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Recovery Patterns of Cryptogamic Soil Crusts in Desert Rangelands Following Fire Disturbance
Jeffrey R. Johansen, Larry L. St. Clair, Bruce L. Webb and Glen T. Nebeker
Vol. 87, No. 3 (Autumn, 1984), pp. 238-243
Published by: American Bryological and Lichenological Society
Stable URL: http://www.jstor.org/stable/3242798
Page Count: 6
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The effects of fire on cryptogamic soil crust communities at Camp Floyd State Park, Utah, were examined. Three years after fire, lichen and moss cover were both substantially lower in abundance in the burned area than in the adjacent unburned area. Both the living algae, as measured by culture techniques, as well as the subfossil diatom commi nity, which was measured directly, were also significantly lower in the burned area. Two years later, the algae had shown considerable recovery. Only one group of algae, the chrysophyte cysts observed in the subfossil diatom slides, was significantly lower in the burned area at this time. Though invasion of lichens and mosses had begun after five years, recovery was not complete either in terms of biomass or composition at the conclusion of the study. Factors contributing to the recovery of the crusts apparently included above average precipitation over the last few years, proximity and type of propagules, and protection from subsequent disturbance.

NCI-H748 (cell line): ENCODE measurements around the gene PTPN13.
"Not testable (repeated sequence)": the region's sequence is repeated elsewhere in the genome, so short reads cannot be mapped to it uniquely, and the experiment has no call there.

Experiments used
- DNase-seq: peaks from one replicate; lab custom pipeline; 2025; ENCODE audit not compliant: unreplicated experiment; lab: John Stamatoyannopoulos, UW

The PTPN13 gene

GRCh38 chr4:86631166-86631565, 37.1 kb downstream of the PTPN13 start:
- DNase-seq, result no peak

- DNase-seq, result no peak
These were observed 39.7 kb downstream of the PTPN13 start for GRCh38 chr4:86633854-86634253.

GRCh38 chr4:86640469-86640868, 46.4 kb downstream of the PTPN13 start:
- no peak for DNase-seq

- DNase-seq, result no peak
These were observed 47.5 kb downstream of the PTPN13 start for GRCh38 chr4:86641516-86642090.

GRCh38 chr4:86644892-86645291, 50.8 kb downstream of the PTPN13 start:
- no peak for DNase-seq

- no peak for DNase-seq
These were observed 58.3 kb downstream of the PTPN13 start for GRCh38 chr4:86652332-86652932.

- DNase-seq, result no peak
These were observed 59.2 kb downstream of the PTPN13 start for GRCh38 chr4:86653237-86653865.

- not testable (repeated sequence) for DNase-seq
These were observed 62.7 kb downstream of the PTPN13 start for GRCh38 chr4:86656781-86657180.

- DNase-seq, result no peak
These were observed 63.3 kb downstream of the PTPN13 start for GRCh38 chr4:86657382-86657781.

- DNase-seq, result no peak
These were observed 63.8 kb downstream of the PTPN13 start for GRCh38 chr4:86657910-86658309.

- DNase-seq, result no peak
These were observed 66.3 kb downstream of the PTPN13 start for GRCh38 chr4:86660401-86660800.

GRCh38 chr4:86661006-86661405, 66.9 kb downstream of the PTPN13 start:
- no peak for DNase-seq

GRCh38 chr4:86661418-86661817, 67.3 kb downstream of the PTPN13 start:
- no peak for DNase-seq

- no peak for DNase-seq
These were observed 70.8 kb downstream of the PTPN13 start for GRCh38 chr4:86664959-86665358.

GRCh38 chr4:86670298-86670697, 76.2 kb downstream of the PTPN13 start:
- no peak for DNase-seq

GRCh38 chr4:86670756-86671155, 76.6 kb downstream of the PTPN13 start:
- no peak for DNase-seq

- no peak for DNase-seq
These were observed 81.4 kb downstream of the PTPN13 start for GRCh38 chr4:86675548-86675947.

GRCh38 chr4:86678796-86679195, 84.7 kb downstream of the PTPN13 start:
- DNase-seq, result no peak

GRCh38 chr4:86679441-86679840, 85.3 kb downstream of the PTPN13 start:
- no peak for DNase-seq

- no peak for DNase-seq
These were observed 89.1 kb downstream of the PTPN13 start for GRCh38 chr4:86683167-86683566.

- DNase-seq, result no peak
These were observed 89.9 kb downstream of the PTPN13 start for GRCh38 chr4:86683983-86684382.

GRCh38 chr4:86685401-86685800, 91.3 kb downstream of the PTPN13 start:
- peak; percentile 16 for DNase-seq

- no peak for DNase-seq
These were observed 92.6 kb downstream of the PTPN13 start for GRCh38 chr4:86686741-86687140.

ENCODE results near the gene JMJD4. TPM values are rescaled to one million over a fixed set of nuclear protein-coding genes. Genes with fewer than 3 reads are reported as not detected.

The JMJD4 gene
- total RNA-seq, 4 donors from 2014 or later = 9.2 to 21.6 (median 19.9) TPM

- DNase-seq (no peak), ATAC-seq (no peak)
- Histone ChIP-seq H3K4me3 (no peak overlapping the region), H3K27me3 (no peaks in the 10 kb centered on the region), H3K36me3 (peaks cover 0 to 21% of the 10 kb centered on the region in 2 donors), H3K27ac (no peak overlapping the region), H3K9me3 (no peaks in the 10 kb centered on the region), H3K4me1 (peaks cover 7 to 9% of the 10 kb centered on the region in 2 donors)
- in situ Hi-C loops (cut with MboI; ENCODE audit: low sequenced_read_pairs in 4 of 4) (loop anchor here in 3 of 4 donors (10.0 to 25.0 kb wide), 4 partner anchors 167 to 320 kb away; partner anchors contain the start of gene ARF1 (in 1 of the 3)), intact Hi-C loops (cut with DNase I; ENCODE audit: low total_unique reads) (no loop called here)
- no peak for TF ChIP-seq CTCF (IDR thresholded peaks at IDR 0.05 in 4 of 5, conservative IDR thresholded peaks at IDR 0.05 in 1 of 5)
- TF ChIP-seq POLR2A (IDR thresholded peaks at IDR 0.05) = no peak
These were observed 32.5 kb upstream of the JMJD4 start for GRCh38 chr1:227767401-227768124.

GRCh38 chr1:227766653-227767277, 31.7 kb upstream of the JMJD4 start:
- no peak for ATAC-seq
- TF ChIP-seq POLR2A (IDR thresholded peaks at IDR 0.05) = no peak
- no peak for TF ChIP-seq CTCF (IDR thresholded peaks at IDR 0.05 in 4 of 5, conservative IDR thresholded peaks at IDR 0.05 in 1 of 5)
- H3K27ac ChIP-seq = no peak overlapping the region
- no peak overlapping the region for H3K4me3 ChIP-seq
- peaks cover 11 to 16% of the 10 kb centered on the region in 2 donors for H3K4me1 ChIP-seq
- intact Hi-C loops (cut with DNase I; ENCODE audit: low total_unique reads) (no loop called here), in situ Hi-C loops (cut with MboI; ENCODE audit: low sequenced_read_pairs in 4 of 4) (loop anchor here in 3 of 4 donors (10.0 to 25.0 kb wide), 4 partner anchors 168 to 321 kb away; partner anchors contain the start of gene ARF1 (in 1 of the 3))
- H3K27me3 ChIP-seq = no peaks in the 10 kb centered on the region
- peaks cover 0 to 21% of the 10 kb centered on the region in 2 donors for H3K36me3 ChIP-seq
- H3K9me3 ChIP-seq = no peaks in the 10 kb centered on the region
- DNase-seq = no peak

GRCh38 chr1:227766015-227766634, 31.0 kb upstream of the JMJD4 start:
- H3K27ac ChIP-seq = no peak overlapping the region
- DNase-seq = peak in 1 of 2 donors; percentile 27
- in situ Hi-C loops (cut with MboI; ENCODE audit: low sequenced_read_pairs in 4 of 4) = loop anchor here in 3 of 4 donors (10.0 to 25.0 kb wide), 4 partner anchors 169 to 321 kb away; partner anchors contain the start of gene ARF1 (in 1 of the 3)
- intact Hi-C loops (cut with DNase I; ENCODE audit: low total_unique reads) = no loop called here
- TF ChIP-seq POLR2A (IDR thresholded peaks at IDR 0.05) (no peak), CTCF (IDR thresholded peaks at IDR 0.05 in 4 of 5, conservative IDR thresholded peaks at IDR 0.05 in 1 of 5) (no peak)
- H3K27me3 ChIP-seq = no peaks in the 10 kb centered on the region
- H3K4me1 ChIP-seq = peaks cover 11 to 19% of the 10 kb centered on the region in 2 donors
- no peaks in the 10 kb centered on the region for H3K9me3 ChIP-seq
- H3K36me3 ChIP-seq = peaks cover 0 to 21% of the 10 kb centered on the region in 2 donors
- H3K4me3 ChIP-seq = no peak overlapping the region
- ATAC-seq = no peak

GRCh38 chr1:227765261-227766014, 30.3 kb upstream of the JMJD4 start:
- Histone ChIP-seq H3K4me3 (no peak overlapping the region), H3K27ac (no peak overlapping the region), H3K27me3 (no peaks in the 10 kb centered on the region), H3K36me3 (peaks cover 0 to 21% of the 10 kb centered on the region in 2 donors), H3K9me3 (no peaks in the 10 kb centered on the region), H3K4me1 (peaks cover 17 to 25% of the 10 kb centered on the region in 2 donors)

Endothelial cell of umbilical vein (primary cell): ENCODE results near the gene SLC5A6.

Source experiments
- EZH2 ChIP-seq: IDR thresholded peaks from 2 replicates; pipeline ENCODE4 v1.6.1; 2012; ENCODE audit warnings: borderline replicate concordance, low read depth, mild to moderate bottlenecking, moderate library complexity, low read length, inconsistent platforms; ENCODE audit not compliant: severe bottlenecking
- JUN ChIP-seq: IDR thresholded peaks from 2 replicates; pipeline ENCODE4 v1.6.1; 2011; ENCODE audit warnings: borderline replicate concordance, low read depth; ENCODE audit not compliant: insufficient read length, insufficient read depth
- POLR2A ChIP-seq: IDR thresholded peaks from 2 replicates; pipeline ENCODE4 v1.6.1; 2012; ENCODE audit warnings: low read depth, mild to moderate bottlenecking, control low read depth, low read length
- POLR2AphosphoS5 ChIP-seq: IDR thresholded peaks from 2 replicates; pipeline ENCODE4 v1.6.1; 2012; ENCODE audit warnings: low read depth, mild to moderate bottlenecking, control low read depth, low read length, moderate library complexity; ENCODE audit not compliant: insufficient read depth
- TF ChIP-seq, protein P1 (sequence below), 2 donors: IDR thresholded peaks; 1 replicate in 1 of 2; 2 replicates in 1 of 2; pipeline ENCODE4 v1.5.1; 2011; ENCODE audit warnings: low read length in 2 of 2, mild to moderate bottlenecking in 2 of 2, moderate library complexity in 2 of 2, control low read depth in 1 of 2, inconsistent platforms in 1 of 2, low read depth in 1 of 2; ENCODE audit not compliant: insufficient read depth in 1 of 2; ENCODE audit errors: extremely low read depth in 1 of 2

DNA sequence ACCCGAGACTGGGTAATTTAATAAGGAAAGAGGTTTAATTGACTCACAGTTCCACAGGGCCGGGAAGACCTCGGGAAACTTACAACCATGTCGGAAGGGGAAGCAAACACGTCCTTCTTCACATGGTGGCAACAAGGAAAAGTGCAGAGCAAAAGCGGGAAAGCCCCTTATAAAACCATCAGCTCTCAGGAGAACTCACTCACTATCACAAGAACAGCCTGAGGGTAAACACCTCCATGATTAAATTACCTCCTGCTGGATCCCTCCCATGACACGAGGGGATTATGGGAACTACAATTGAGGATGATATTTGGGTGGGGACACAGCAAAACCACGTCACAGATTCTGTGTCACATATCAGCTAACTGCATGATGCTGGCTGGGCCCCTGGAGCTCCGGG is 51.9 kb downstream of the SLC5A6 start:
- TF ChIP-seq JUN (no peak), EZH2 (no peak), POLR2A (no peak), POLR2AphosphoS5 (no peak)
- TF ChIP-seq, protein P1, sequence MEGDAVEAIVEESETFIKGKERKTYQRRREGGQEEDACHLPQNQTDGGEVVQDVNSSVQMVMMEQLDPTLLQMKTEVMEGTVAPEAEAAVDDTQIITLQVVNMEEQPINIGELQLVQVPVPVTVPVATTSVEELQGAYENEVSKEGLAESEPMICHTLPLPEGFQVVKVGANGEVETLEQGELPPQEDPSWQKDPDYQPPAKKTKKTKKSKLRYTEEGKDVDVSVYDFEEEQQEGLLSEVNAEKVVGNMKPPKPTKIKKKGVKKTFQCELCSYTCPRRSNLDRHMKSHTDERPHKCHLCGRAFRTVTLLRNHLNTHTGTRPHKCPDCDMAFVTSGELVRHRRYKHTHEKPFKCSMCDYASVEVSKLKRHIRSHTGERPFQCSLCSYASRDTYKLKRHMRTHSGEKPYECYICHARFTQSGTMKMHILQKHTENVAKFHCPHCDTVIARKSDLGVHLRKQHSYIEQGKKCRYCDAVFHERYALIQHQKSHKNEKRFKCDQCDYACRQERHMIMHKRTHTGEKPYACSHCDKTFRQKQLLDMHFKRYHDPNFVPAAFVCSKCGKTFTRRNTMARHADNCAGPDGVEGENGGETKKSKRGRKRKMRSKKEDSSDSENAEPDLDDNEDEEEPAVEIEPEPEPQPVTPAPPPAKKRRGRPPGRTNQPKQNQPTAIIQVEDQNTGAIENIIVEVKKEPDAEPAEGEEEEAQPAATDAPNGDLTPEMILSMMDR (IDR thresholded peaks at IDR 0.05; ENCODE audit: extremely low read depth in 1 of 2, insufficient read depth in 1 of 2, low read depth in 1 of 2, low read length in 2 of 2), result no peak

The Bryologist © 1984 American Bryological and Lichenological Society